The serial number actually incorporates that S, so the serial is in reality S 814XXX which puts it at very early post-war production, basically 1946.

The original grips for this gun are likely pre-war magna style, and *extremely* rare. I have never seen a set of those for sale.

I have a gun that is also an S814XXX, you can see if you compare the grips on it to a later gun that the checkering pattern is different:

Early Post-War M&P Value Question

As an aside the S in the serial indicates Safety, and was put on guns to denote an upgrade that was made to stop them from being able to discharge when dropped.
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Old 07-22-2020, 11:14 AM
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Default Thanks to everyone

Thanks to everyone appreciate the time you took to help an old guy out. This was my dads revolver
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Old 07-22-2020, 12:27 PM
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Thanks for the additional pics. As I suspected, this is a postwar M&P. I was pretty sure there would be an S prefix to the serial number.

It is a 95% certainty that your revolver left the factory in March, 1946. I own three in the S814xxx range and all of them shipped in March, the first full month of postwar shipments. In my database is one in that range that shipped in April, but it is anomalous in several ways.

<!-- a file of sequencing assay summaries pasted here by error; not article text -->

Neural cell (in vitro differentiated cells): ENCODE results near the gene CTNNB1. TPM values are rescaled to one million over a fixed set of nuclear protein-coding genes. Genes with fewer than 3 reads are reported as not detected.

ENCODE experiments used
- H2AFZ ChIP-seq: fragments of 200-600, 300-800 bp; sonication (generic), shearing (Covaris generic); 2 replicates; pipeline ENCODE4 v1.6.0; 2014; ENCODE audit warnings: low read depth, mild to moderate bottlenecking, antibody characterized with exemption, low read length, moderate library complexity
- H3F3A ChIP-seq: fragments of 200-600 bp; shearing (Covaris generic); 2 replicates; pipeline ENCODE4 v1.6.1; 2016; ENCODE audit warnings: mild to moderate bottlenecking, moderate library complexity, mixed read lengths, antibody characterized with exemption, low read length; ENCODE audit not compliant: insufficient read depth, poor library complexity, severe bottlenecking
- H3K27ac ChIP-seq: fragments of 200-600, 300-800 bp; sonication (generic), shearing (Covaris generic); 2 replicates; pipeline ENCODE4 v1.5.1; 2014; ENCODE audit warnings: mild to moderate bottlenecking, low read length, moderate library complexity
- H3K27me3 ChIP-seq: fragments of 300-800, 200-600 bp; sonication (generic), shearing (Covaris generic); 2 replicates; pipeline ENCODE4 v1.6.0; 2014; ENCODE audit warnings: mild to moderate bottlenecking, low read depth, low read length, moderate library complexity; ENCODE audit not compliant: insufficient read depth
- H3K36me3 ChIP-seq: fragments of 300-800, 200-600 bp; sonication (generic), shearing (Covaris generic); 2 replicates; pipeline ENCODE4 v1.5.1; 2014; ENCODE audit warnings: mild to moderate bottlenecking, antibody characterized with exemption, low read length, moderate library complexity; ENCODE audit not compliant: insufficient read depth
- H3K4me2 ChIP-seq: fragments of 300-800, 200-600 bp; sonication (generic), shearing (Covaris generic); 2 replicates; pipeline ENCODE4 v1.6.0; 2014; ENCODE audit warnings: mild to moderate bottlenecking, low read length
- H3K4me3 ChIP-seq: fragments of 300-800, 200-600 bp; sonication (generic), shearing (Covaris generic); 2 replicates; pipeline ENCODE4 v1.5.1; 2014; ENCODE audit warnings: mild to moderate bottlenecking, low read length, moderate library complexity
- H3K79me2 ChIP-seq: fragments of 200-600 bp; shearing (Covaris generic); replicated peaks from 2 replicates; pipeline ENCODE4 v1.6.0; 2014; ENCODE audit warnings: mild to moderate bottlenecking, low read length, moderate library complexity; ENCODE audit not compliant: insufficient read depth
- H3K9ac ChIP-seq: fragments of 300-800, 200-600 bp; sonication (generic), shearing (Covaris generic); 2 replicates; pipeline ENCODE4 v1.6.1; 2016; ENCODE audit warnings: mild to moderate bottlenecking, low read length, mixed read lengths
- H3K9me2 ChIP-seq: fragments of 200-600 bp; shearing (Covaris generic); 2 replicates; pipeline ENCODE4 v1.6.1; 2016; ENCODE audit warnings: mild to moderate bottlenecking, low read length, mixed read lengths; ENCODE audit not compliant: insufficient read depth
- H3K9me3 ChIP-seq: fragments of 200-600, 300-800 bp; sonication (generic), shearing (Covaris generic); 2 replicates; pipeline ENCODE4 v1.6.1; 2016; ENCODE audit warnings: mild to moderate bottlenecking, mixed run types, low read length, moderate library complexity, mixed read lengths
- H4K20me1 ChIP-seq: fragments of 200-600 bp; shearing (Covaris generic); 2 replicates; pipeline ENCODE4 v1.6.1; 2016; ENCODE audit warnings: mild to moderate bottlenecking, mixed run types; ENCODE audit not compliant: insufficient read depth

I don't think we can see the stocks well enough to tell what they are. Maybe you can post a picture that shows them completely. One thing is certain: they do not match that revolver.
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Old 07-22-2020, 04:08 PM
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Here is a comparison picture for you, showing the different checkering pattern on the postwar M&P, mentioned by SixgunStrumpet.


Both are S prefix revolvers from March and April, 1946, respectively. The upper unit has original prewar style Magna stocks. The lower unit wears original Magna stocks with the postwar checkering pattern. Both have the sharp shoulder, which lasted until late 1952.
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Old 07-22-2020, 09:30 PM
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Beautiful set
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Old 07-27-2020, 04:14 PM
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Default JUst Received Correct Grips

Just received and applied period correct grips. Thanks again